This current was fast, Cate thought. Aha, a contra flow! A thin, officious looking man, short red hair, in a suit, flaccid, pale skin, round glasses, carrying a clip board was walking towards Eyre Square. She wondered what his job was. He dodged a couple pushing a twin buggy loaded with babies and shopping. Were they mad, she wondered. A double buggy in these crowds! An older woman with long, black dyed hair, wearing a floral flowing chiffon scarf and a long green cardigan, passed by. She had an air of singularity about her. A large man, with a pony tail, wearing a patterned short sleeved shirt, followed her. Then a couple, both wearing identical straw hats with ribbons. They must be tourists. They had rucksacks. A sexy woman wearing black leggings, silver t shirt, and eating chocolate ice-cream. Was she sexy or was it the way she was licking the ice cream? Cate wondered whether she might go get herself one. Oh God, that young boy looked bored, trudging after his parents, dragging his feet a metre behind them. On holiday? How come Africans always look so sleek and regal, Cate wondered, as a tall, black shiny skinned man, wearing a Haiwian shirt almost shimmied past. Long floral, chiffon is most definitely in fashion for the 40 somethings. My God, that woman was fat. She was seriously waddling. It was uncomfortable to watch. Where were they all going? Cate sighed. It seemed like they all had somewhere to go, people to see. She felt conspicuous in her isolation. Enough of this, she decided, and got up to go. Go where?
A man dressed in a green military jacket wearing a green hat with a fancy feather hurried past. He reminded Cate of the Deerstalker in Fenimore Cooper’s Pioneers. He seemed to have intent in his step. Cate followed him, keeping the bouncing brown and black feather poking from his hat in her sights. He headed down Quay St towards Spanish Arch. Cate wondered where he was going dressed like that? And what was she going to do now? She had no plans. She decided to follow him, just to see. Deerstalker turned right past Jury’s Hotel and crossed the bridge. He was heading out along the Prom. Cate ran a few steps to keep him in view. The crowds dissipated by the water.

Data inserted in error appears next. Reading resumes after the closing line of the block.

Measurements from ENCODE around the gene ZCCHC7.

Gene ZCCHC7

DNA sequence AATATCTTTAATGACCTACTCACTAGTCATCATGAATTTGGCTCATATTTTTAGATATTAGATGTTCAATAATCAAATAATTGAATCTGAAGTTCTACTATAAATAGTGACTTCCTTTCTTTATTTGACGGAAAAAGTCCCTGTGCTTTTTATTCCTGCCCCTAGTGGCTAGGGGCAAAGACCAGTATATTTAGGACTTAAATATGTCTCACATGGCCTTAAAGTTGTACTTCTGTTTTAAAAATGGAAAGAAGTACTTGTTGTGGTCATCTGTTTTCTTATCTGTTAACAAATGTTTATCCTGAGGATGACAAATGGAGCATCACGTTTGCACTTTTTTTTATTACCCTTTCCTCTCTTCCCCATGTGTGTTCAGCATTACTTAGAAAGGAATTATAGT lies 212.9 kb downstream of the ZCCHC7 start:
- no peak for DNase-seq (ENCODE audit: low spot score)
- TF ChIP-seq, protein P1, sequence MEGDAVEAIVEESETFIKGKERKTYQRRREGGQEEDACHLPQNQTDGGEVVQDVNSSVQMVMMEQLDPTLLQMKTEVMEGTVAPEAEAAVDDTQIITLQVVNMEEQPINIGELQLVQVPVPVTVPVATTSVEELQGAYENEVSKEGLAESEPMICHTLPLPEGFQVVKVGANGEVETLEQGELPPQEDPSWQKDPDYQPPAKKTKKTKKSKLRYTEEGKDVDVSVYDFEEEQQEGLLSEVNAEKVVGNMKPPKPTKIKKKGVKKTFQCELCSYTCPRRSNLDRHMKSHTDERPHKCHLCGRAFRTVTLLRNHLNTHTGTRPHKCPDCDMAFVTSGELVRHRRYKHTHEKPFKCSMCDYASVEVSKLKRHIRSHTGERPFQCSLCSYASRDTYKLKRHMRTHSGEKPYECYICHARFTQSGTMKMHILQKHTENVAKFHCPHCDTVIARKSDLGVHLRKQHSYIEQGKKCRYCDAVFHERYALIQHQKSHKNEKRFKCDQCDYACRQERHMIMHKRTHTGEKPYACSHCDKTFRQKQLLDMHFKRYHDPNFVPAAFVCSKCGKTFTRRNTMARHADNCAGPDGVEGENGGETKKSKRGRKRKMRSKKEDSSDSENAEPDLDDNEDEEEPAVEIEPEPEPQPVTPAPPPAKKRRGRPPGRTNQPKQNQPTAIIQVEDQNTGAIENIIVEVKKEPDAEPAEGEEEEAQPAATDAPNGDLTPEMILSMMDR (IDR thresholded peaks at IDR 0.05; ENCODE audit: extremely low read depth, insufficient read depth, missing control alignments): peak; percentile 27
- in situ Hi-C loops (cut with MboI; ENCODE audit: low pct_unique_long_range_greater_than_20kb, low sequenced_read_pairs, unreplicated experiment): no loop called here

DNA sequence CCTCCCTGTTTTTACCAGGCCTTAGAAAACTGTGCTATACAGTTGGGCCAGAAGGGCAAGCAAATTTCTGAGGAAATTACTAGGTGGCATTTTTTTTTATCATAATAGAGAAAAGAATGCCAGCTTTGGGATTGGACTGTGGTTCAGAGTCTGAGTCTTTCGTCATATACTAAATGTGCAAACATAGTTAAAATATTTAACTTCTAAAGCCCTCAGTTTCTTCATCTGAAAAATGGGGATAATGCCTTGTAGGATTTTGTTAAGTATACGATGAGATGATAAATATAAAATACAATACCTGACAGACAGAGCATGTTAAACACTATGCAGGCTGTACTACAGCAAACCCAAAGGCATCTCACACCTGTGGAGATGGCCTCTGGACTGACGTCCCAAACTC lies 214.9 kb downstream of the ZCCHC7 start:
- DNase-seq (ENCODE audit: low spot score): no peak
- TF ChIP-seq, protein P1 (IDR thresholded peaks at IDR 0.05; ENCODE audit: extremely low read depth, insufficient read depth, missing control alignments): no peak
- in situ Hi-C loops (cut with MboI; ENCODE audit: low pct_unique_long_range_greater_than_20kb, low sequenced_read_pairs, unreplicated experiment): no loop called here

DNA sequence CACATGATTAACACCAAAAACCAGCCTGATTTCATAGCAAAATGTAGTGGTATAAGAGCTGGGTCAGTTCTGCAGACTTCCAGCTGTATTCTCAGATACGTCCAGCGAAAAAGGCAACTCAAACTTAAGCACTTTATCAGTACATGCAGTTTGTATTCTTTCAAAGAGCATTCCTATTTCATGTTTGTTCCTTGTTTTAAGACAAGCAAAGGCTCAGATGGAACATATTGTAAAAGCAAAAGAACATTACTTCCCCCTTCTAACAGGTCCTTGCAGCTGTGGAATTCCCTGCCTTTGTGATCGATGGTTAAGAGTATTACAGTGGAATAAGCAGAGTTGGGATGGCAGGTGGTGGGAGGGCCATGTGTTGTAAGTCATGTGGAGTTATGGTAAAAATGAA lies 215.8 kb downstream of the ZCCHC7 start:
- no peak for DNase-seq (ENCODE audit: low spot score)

Deerstalker slowed down as he passed the boats tied, bobbing in the water, to the harbour wall. He paused by the swans and gulls that were flocking to the bread being tossed by a small girl in a leaning out of a stroller. The air was a flap with wings and squawks. The bay was awash with a mini armada of brown and white feathered ducks and snowy orange beaked, orange eyed swans. Cate stopped alongside him. He looked at her. His face was weather beaten. Brown eyes, and bushy wild brows were prominent beneath the hat. Their eyes met and Cate smiled. She nodded and walked on slowly, hoping he would catch up and pass her so that she could continue her tail of him. She felt proud of her tailing techniques.
Deerstalker looked at the woman walking ahead of him. She was dressed in black, black jeans, black t shirt, black jacket, black trainers. She must be in her 30s. She had long brown hair which swung in rhythm with her body. He wondered where she was going. Was she meeting someone? What was so interesting about the swans? Well, they were an attraction, he supposed. So many birds on the pier. They were eye catching. He wondered if this was something he could work on. Deerstalker decided to walk to the end of Nimmo’s Pier and then head back into town. He picked up his pace, and passed the woman all in black. She had now stopped and was studying the flowing water. He wondered what was so interesting. A sudden gust of wind came in off the Atlantic. He pulled his jacket tighter around him and tugged down his hat. He didn’t want to lose that. He picked up speed. He’d grab a sandwich on the way back and take it into his meeting. He looked out to sea. Clouds were gathering. He knew that sun wouldn’t last. It never did in Galway.